Procedures of applying ENDOSCOPES for disease diagnosis and treatment. Endoscopy involves passing an optical instrument through a small incision in the skin i.e., percutaneous; or through a natural orifice and along natural body pathways such as the digestive tract; and/or through an incision in the wall of a tubular structure or organ, i.e. transluminal, to examine or perform surgery on the interior parts of the body.
The circulation or wide dispersal of information.
Conducting a biopsy procedure with the aid of a MEDICAL IMAGING modality.
Computer-based systems for use in personnel management in a facility, e.g., distribution of caregivers with relation to patient needs.
Minimally invasive procedures guided with the aid of magnetic resonance imaging to visualize tissue structures.
Visualization of the heart structure and cardiac blood flow for diagnostic evaluation or to guide cardiac procedures via techniques including ENDOSCOPY (cardiac endoscopy, sometimes refered to as cardioscopy), RADIONUCLIDE IMAGING; MAGNETIC RESONANCE IMAGING; TOMOGRAPHY; or ULTRASONOGRAPHY.
Management review designed to evaluate efficiency and to identify areas in need of management improvement within the institution in order to ensure effectiveness in meeting organizational goals.
A procedure consisting of a sequence of algebraic formulas and/or logical steps to calculate or determine a given task.
A system for verifying and maintaining a desired level of quality in a product or process by careful planning, use of proper equipment, continued inspection, and corrective action as required. (Random House Unabridged Dictionary, 2d ed)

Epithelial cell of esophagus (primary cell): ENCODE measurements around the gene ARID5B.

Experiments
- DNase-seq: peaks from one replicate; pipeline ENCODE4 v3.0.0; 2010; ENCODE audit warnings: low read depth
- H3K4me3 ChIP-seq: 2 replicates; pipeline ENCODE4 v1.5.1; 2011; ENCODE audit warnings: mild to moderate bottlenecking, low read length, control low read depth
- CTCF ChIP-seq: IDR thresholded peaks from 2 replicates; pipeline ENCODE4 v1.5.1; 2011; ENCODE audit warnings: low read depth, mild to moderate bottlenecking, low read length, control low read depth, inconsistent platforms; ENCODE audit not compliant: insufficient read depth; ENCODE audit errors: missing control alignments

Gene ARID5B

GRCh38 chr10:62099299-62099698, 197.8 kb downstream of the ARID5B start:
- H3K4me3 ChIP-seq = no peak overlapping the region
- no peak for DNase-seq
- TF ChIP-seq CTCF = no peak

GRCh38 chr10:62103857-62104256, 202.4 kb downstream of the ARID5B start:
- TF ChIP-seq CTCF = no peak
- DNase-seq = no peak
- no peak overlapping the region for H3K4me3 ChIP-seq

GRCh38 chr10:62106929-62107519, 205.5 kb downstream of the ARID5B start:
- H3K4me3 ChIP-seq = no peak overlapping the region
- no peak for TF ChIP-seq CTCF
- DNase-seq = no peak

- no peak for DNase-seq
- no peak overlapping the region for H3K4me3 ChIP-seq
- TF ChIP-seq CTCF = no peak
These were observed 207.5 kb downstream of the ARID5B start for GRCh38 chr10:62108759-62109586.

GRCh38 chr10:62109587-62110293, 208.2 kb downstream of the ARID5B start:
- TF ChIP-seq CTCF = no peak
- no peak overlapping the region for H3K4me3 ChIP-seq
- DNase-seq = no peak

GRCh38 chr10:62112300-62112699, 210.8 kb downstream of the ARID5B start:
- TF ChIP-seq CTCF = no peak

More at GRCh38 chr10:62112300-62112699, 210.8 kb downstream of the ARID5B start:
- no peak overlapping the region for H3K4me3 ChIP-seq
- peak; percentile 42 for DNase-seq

The recognition of professional or technical competence through registration, certification, licensure, admission to association membership, the award of a diploma or degree, etc.
Organized procedures for establishing patient identity, including use of bracelets, etc.
Devices or objects in various imaging techniques used to visualize or enhance visualization by simulating conditions encountered in the procedure. Phantoms are used very often in procedures employing or measuring x-irradiation or radioactive material to evaluate performance. Phantoms often have properties similar to human tissue. Water demonstrates absorbing properties similar to normal tissue, hence water-filled phantoms are used to map radiation levels. Phantoms are used also as teaching aids to simulate real conditions with x-ray or ultrasonic machines. (From Iturralde, Dictionary and Handbook of Nuclear Medicine and Clinical Imaging, 1990)
Computed tomography modalities which use a cone or pyramid-shaped beam of radiation.
In INFORMATION RETRIEVAL, machine-sensing or identification of visible patterns (shapes, forms, and configurations). (Harrod's Librarians' Glossary, 7th ed)
Substances used to allow enhanced visualization of tissues.
Pathological processes of the BREAST.
The capability to perform the duties of one's profession generally, or to perform a particular professional task, with skill of an acceptable quality.
The study of the heart, its physiology, and its functions.
Use of sophisticated analysis tools to sort through, organize, examine, and combine large sets of information.
The field of information science concerned with the analysis and dissemination of medical data through the application of computers to various aspects of health care and medicine.
Attitudes of personnel toward their patients, other professionals, toward the medical care system, etc.
A vocabulary database of universal identifiers for laboratory and clinical test results. Its purpose is to facilitate the exchange and pooling of results for clinical care, outcomes management, and research. It is produced by the Regenstrief Institute. (LOINC and RELMA [Internet]. Indianapolis: The Regenstrief Institute; c1995-2001 [cited 2002 Apr 2]. Available from http://www.regenstrief.org/loinc)
Operative procedures for the treatment of vascular disorders.
Individuals referred to for expert or professional advice or services.
A technique of inputting two-dimensional images into a computer and then enhancing or analyzing the imagery into a form that is more useful to the human observer.